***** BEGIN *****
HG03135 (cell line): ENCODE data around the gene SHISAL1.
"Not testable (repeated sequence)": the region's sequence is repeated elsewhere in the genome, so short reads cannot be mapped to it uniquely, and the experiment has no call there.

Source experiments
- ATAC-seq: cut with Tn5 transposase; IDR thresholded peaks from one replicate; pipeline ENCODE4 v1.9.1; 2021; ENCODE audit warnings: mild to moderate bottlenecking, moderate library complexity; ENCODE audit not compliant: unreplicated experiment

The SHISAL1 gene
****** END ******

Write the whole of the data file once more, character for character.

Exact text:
HG03135 (cell line): ENCODE data around the gene SHISAL1.
"Not testable (repeated sequence)": the region's sequence is repeated elsewhere in the genome, so short reads cannot be mapped to it uniquely, and the experiment has no call there.

Source experiments
- ATAC-seq: cut with Tn5 transposase; IDR thresholded peaks from one replicate; pipeline ENCODE4 v1.9.1; 2021; ENCODE audit warnings: mild to moderate bottlenecking, moderate library complexity; ENCODE audit not compliant: unreplicated experiment

The SHISAL1 gene